In this paper, the distribution of the flow field in the molten pool of the casting and rolling pool of different amplitudes or the equivalent frequency with different amplitude is studied through numerical simulation. Furthermore, the effects of solidification and low Reynolds turbulence models on the numerical simulations were considered [12–14]. In addition, the influence of the pressure change on the solidification process must be considered because the distribution of the flow field is affected by the oscillation of the roller during the strip casting process and the change of the pressure in the molten pool.

## 2 Mathematical Model and Boundary Conditions

- (1)
The molten metal is a Newtonian fluid, and the flow is considered in-compressible;

- (2)
Segregation is not taken into account during the solidification of molten metal in the molten pool, and the heat release process of phase transition between microstructure is neglected;

- (3)
There is no slip between the rollers and strip;

- (4)
There is no deformation of rollers and strips due to heat and same rotating velocity of rollers;

- (5)
A 3-D problem is simplified to a 2-D problem because the temperature and flow field effects are neglected due to the width of the nozzle which almost equals the width of the rollers;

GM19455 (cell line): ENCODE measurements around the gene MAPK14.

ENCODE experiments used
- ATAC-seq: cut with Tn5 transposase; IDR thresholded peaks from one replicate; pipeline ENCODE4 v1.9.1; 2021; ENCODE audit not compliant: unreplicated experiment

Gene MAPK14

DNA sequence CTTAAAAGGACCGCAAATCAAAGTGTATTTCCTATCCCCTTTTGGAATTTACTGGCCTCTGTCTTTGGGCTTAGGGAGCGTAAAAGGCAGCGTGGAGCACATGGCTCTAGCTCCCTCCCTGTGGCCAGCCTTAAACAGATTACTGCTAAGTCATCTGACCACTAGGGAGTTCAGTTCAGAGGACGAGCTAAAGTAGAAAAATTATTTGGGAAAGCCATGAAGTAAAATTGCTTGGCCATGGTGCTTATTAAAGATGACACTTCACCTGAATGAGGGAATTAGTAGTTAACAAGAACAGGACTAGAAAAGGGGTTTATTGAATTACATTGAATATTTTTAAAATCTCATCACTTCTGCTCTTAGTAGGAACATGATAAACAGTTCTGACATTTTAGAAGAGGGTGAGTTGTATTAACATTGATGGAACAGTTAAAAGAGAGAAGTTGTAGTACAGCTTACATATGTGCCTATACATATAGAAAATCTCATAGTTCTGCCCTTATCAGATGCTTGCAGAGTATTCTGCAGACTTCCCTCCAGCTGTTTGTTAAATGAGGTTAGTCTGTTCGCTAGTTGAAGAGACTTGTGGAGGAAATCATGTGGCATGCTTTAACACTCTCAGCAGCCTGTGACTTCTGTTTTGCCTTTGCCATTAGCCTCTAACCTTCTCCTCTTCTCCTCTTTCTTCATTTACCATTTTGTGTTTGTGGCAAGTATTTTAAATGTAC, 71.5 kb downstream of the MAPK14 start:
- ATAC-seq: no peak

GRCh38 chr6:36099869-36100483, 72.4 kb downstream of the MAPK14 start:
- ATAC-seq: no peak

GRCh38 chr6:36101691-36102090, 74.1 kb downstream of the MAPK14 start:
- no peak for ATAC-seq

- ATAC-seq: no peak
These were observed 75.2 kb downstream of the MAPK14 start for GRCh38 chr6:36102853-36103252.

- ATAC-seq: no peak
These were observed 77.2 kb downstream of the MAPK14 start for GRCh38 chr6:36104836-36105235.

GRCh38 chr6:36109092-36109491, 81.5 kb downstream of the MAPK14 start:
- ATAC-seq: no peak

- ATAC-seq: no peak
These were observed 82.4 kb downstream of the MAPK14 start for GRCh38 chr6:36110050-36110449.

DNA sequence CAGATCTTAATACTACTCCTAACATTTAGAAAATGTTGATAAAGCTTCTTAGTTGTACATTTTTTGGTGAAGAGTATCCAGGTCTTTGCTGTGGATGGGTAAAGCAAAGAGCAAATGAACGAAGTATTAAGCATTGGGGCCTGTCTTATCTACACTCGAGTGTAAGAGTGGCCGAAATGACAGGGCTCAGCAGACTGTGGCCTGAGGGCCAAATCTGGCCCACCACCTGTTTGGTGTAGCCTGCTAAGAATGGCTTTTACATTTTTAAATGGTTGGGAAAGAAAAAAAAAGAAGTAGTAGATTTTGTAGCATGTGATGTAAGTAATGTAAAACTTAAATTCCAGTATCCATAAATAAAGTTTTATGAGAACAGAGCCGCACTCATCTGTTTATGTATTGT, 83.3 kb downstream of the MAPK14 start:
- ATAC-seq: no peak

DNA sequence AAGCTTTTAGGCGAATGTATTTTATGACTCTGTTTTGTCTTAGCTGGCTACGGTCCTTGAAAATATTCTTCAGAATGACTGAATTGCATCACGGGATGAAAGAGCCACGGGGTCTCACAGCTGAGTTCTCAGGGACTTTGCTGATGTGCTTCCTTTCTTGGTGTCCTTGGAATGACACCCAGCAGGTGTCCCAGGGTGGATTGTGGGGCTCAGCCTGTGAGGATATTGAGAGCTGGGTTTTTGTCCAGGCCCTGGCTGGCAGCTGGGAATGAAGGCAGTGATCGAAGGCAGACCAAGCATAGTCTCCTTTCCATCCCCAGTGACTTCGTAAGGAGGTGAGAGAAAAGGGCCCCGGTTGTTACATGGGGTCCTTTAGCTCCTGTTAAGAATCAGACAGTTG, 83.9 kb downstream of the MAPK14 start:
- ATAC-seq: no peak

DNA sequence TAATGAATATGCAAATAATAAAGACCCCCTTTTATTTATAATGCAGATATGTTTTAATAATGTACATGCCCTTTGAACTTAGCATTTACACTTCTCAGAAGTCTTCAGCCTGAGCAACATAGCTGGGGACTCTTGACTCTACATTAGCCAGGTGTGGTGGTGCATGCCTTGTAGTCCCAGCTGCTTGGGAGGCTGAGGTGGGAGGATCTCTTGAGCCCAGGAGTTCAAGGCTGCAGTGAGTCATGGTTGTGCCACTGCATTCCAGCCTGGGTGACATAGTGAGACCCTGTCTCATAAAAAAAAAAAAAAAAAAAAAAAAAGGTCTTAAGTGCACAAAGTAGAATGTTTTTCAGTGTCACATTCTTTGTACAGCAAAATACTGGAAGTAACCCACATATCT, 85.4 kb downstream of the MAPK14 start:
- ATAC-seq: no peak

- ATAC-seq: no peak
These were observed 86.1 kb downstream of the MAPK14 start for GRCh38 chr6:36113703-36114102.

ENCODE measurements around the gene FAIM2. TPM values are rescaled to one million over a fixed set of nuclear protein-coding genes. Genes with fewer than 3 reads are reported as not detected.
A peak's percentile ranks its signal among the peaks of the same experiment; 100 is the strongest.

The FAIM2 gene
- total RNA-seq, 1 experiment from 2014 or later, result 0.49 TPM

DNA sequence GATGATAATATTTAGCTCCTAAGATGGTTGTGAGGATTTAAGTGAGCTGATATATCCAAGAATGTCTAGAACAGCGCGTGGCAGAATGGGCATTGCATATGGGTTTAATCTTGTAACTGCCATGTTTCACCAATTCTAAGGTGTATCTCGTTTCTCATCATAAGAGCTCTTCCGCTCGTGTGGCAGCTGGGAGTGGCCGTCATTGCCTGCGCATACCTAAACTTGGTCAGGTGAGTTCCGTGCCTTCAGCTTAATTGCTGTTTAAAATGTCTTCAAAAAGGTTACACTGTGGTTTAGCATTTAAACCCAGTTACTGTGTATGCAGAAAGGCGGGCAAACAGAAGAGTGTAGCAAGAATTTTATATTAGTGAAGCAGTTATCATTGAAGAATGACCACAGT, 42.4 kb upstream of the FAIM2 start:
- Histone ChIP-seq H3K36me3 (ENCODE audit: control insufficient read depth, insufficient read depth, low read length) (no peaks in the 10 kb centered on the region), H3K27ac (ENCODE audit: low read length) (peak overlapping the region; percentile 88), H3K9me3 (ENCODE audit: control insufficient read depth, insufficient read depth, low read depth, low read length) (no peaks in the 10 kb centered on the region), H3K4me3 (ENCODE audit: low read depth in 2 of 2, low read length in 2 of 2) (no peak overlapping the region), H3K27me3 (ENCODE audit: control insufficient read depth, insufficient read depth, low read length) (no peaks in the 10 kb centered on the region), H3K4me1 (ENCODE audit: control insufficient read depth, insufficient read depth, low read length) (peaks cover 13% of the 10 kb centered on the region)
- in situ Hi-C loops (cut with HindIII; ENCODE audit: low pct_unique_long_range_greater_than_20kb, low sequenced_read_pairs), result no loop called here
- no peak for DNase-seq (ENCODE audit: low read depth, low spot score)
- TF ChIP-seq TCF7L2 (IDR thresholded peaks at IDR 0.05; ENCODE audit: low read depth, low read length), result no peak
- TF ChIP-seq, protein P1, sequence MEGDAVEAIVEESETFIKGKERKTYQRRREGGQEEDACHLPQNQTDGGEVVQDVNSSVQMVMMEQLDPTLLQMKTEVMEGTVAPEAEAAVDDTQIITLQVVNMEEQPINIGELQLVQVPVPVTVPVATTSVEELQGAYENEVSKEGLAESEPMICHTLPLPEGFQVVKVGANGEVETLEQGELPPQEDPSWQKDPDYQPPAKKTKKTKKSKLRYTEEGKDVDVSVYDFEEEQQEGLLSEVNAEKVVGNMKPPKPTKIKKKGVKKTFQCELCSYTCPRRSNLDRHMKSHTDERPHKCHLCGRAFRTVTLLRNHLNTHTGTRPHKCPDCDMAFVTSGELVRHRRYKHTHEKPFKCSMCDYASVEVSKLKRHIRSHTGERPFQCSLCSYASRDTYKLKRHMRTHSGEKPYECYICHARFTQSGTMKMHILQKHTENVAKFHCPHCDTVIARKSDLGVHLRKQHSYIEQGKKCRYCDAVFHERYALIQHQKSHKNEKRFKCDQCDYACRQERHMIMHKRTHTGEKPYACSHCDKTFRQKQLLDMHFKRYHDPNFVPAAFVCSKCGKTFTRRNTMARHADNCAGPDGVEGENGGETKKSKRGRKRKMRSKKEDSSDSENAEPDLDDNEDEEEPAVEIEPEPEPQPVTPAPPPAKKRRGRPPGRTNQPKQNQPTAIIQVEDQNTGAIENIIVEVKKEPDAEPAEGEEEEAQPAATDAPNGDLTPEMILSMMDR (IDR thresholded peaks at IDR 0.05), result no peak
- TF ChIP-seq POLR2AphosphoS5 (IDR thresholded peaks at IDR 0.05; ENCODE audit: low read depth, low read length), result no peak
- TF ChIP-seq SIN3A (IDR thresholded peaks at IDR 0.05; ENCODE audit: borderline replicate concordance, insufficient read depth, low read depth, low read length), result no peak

- (6)
Thermal conductivity coefficient and viscosity of metal materials are functions of temperature;

- (7)
The physical parameters of casting roller are constant.

### 2.1 Governing Equation

### 2.2 Low Reynolds Turbulence Model

Turbulence with a lower Reynolds number is the major molten pool flow during the oscillating twin-roll strip casting. Moreover, due to continuous change of the molten pool and roller boundary during the casting roller oscillation, the standard turbulence model of wall function in the numerical simulation could not be determined accurately. Instead, the properties of turbulence in the fluid, two phase zones, and the wall can be easily handled by a low Reynolds number turbulence model because it is not necessary to use a wall function. Thus, the low Reynolds number turbulence model proposed by Lam and Bremhorst was employed [16].

### 2.3 Solidification Model

### 2.4 Application of the VOF Model

*q*fluid in the unit is \(\alpha_{q}\), there are three possibilities:

- (1)
\(\alpha_{q} = 0\): There is no phase

*q*fluid in the unit; - (2)
\(\alpha_{q} = 1\): The unit is filled with the phase

*q*fluid; - (3)
\(0 < \alpha_{q} < 1\): There is an interface between the phase

*q*fluid and another phase or multiphase fluid.

### 2.5 Boundary Conditions

The rest or the boundaries are adiabatic.